A great run with negative splits again. I love the colder air. It was sunny and a bit windy. Don’t remember too much. Saw only one dog. Very few bikers. No cross country skiers on skates. Less than 5 runners. Encountered one runner twice, going the opposite direction. Almost twisted my ankle on an uneven bit of the path. Sporadically practiced rhythmic breathing, in 3, out 2. Listened to headphones. Heard the Violent Femmes’ singing “Add it Up” and finally realized, after listening to this song for almost 30 years, that the lead singer says “When I take a bow and say good night.” Of course! This makes more sense than what I thought it was: “When I think about it and say goodnight.”

nov 6/5 MILES

28 degrees
the franklin hill turn around

No headphones today. Noticed that my favorite oaks, the ones that welcome me at the start of my run, lean in different ways. One leans back with its arms out, almost as if to say, “Heeeyyy!”.  Another leans in, whispering to me to have a good run. Others stand at attention, straight and perpendicular to the ground. After running through them and closer to the gorge, heard the scampering of squirrel feet on the bare branches. No rustling, just clicking. And the thumping and cracking of acorns. Busy. Preparing for winter. Cars rushed by, busy too, racing to work. About 1.5 miles in, I began chanting to keep myself going: This is the path/that I run/when I want to/have some fun. Then: This is the path/with a hill/I run down it/for a thrill. Then, running up the hill again: This is the hill/I must run up/I must go slow/or I’ll throw up. Not the most amazing chants, but they helped. A lot. Stopped once to walk for about 2 minutes near the top of the hill. Then finished with my fastest mile.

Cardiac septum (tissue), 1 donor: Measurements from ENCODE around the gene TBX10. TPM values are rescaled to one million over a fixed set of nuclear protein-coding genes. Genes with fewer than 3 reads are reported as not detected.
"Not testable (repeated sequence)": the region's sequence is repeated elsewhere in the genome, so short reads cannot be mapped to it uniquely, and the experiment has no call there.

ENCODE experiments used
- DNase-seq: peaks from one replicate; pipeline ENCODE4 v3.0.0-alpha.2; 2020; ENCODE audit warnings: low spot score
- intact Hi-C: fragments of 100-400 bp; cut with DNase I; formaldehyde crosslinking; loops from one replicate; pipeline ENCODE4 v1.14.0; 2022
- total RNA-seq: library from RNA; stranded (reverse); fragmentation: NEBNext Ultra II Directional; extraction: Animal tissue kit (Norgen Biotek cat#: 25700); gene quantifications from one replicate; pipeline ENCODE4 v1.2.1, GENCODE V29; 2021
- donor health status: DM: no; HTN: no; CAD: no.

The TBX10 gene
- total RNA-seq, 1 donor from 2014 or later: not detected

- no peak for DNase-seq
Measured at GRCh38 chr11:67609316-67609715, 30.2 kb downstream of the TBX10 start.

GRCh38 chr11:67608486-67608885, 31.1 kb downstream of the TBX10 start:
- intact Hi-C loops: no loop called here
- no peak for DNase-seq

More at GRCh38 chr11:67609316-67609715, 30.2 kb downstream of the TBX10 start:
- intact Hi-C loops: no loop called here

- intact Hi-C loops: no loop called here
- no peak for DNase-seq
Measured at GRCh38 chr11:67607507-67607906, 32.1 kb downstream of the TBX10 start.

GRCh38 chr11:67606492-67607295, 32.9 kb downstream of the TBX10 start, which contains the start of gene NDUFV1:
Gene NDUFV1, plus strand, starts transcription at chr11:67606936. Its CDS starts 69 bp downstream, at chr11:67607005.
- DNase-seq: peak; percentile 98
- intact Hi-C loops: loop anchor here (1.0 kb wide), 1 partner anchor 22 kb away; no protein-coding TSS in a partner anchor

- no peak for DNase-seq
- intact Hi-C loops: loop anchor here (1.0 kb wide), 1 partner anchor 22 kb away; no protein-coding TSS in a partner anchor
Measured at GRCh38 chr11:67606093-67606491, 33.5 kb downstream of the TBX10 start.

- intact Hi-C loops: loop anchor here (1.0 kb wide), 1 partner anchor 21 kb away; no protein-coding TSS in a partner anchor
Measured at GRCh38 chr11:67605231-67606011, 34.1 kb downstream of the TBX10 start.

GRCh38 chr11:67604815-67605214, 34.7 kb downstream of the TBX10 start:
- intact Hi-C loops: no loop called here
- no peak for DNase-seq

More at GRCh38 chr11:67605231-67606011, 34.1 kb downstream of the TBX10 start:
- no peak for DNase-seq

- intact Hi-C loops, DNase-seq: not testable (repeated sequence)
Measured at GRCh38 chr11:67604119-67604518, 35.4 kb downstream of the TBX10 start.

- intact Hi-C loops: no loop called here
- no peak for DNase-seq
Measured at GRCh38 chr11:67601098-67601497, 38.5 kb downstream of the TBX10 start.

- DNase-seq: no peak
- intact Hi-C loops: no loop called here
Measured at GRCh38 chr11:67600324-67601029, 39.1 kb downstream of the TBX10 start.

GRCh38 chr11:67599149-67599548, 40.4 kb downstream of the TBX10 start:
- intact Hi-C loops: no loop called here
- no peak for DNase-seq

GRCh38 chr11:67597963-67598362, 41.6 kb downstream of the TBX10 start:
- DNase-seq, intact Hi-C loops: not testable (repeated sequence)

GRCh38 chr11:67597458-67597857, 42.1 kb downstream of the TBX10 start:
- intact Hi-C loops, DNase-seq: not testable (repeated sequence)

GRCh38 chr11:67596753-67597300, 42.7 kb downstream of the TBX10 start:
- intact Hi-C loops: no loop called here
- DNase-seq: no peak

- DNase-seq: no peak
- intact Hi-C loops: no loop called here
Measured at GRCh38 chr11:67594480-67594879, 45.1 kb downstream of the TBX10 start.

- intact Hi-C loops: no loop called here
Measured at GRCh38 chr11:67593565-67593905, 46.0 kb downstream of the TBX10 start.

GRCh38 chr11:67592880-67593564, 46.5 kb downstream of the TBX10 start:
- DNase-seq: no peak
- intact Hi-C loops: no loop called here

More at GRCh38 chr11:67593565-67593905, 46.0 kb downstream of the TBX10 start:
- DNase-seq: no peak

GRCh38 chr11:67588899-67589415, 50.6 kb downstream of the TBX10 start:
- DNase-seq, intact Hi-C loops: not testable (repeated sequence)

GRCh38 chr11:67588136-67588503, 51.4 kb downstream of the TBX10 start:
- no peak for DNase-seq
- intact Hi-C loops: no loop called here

nov 4/3 MILES

37 degrees
humidity: 91%
mississippi river road path, north

Humid again. Didn’t bother me as much this time. Kept up my plan of doing each mile faster than the last. Listened to music. What do I remember from my run? Running behind someone dressed all in black. I followed him as he stayed on the bike path instead of traveling below the road on the part of the path that travels right above the gorge because I worried that it might be too slippery. Slowly creeping up on and then passing another runner dressed in black pants and white jacket.  Wondering how far ahead of her I was getting. Encountering her again, once I had turned around at the greenway trail. Feeling mostly good with only a few fleeting flashes of doubt and desire to stop.

Kept working on my sonnet assignment when I got back home. Came up with 2 versions. Don’t quite like either.

Attention

is the beginning of devotion
devotion, the beginning of prayer
prayer, undertaken while in motion
motion, gliding in and through outside air
a prayer that is given with lungs and feet
inspiring trees and absorbing the ground
a letting go to a steady beat
desiring nothing but to hear the sound
of time slowly dripping like the drops of sweat
that fall from my face and sit on my skin
cooling me down as they evaporate
counter-clockwise time, moving out, not in
I listen and imagine I can hear
my Self—a slow steady release into air.

Attention

is the beginning of devotion
devotion, the beginning of prayer
prayer, undertaken while in motion
motion, gliding in and through outside air
a prayer that is given with lungs and feet
inspiring trees and absorbing the ground
a letting go to a steady beat
desiring nothing but to look around
and count the leaves or catch a fleeting glimpse
of river, near the stand of mesic oaks
and to witness time as it slowly drips
like the sweat off my face that slowly soaks
my shirt and evaporates from my skin
my sense of Self moving out and not in.

nov 2/2 MILES

38 degrees
humidity: 96%
mississippi river road path, south

Decided to run today even though I ran yesterday because it seemed calm and dry and not too cold. It was too humid. Hard to run in such thick air. Yuck. Ran 1.5 miles, walked for a few minutes, then another half mile. Not much fun, but it was beautiful, staring across to St. Paul. A few trees left, with grainy mustard yellow leaves. The river, a blueish gray.